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A new Lander free health care clinic hopes to provide better access to the uninsured

In theory, "direct primary care" should result in better health for patients and lower health care costs overall. But some analysts say that approach just encourages the worried well to get more care than they need.
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In theory, "direct primary care" should result in better health for patients and lower health care costs overall. But some analysts say that approach just encourages the worried well to get more care than they need.

A free clinic has opened in Lander. It will help provide basic healthcare needs for the uninsured population in Fremont County.

Kevin Wilson was working as a registered nurse at the Fremont County jail when he realized there needs to be better access to free or low cost health care for the uninsured. He did a community survey and found that there are about 400 uninsured people in Lander and most likely another 3,000 uninsured in Fremont County. So Wilson and some other medical professionals in the community got together to start the Lander Free Medical Center.

“It's a real, local community oriented response to the healthcare crisis that is thrust upon us by the state not expanding Medicaid [and] that's upon us by the holes in the Affordable Care Act,” he said. “We decided that we'd had enough.”

In states that have expanded Medicaid, those who make below 138 percent of the poverty level are eligible for Medicaid. In Wyoming, those below 138 percent of the poverty level are in the “coverage gap." They aren’t eligible for Medicaid and they aren’t eligible to buy subsidized insurance. So they can only buy insurance at full price, which in most cases they cannot afford. The clinic will take anyone who is up to 200 percent of the poverty level without insurance or other access to care.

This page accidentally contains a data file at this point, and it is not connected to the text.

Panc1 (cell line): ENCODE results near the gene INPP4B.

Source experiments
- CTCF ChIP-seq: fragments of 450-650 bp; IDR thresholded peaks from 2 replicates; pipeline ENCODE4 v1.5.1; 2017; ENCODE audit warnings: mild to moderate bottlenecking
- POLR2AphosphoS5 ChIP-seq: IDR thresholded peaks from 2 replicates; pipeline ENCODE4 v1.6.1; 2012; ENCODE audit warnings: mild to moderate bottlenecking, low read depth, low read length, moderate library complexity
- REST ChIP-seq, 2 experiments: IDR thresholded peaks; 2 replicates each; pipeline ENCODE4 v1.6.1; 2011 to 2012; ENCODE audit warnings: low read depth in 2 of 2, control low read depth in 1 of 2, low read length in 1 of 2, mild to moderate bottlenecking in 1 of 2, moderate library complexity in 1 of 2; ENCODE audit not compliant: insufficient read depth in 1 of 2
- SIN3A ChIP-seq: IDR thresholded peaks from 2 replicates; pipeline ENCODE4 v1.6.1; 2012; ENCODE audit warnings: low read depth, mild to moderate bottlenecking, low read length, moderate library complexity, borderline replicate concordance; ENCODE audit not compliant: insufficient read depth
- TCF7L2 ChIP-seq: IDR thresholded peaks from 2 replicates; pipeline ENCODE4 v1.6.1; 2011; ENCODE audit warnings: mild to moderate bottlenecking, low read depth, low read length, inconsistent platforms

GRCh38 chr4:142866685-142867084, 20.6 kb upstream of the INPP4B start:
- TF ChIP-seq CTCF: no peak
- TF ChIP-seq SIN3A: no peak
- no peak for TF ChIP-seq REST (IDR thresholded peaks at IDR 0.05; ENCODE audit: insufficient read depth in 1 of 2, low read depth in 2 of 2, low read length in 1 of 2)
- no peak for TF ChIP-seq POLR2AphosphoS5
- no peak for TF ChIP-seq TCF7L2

The Lander Free Clinic hopes to eliminate the money barrier.

“They [uninsured] often have to choose between buying food, having housing taken care of, or filling their prescriptions, or getting a medical procedure done or just having to pay self-pay at the local clinics to get in to see a provider,” said Wilson.

The clinic offers access to primary care physicians, lab tests, lower cost imaging and reduced price or free medications. There are also free clinics in Laramie, Cody and Jackson.

Kamila has worked for public radio stations in California, New York, France and Poland. Originally from New York City, she loves exploring new places. Kamila received her master in journalism from Columbia University. She has won a regional Murrow award for her reporting on mental health and firearm owners. During her time leading the Wyoming Public Media newsroom, reporters have won multiple PMJA, Murrow and Top of the Rockies Excellence in Journalism Awards. In her spare time, she enjoys exploring the surrounding areas with her two pups and husband.
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